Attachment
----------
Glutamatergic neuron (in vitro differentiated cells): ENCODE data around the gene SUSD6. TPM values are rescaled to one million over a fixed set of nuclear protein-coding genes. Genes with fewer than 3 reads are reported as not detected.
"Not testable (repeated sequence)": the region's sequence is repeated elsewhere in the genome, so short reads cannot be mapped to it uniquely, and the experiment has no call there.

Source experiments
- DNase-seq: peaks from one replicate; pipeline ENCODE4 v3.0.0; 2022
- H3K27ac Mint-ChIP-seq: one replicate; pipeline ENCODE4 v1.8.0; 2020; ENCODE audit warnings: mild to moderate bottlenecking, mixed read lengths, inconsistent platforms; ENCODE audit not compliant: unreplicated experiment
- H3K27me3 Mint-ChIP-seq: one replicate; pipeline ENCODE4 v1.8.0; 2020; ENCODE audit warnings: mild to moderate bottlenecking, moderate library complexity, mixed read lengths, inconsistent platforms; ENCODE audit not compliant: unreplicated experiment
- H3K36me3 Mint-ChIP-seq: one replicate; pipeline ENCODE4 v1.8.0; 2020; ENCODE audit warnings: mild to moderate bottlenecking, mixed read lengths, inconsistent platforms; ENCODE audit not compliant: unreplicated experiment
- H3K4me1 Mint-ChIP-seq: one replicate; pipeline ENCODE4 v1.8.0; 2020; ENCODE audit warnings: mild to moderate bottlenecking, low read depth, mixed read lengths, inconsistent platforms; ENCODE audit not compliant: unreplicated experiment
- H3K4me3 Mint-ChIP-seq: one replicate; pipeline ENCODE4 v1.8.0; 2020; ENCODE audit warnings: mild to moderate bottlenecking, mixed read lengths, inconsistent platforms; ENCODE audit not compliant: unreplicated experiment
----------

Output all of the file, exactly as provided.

Glutamatergic neuron (in vitro differentiated cells): ENCODE data around the gene SUSD6. TPM values are rescaled to one million over a fixed set of nuclear protein-coding genes. Genes with fewer than 3 reads are reported as not detected.
"Not testable (repeated sequence)": the region's sequence is repeated elsewhere in the genome, so short reads cannot be mapped to it uniquely, and the experiment has no call there.

Source experiments
- DNase-seq: peaks from one replicate; pipeline ENCODE4 v3.0.0; 2022
- H3K27ac Mint-ChIP-seq: one replicate; pipeline ENCODE4 v1.8.0; 2020; ENCODE audit warnings: mild to moderate bottlenecking, mixed read lengths, inconsistent platforms; ENCODE audit not compliant: unreplicated experiment
- H3K27me3 Mint-ChIP-seq: one replicate; pipeline ENCODE4 v1.8.0; 2020; ENCODE audit warnings: mild to moderate bottlenecking, moderate library complexity, mixed read lengths, inconsistent platforms; ENCODE audit not compliant: unreplicated experiment
- H3K36me3 Mint-ChIP-seq: one replicate; pipeline ENCODE4 v1.8.0; 2020; ENCODE audit warnings: mild to moderate bottlenecking, mixed read lengths, inconsistent platforms; ENCODE audit not compliant: unreplicated experiment
- H3K4me1 Mint-ChIP-seq: one replicate; pipeline ENCODE4 v1.8.0; 2020; ENCODE audit warnings: mild to moderate bottlenecking, low read depth, mixed read lengths, inconsistent platforms; ENCODE audit not compliant: unreplicated experiment
- H3K4me3 Mint-ChIP-seq: one replicate; pipeline ENCODE4 v1.8.0; 2020; ENCODE audit warnings: mild to moderate bottlenecking, mixed read lengths, inconsistent platforms; ENCODE audit not compliant: unreplicated experiment